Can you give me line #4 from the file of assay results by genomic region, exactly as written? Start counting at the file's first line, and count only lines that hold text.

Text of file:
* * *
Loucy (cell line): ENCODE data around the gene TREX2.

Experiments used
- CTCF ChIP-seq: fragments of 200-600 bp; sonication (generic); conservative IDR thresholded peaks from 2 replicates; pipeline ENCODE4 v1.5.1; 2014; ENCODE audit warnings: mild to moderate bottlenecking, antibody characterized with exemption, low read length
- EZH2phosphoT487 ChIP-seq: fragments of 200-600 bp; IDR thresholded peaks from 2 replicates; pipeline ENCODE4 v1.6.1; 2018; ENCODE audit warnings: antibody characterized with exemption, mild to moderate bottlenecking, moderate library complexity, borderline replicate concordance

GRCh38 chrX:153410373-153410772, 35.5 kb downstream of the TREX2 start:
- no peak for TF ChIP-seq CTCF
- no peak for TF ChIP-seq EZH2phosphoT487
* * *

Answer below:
- EZH2phosphoT487 ChIP-seq: fragments of 200-600 bp; IDR thresholded peaks from 2 replicates; pipeline ENCODE4 v1.6.1; 2018; ENCODE audit warnings: antibody characterized with exemption, mild to moderate bottlenecking, moderate library complexity, borderline replicate concordance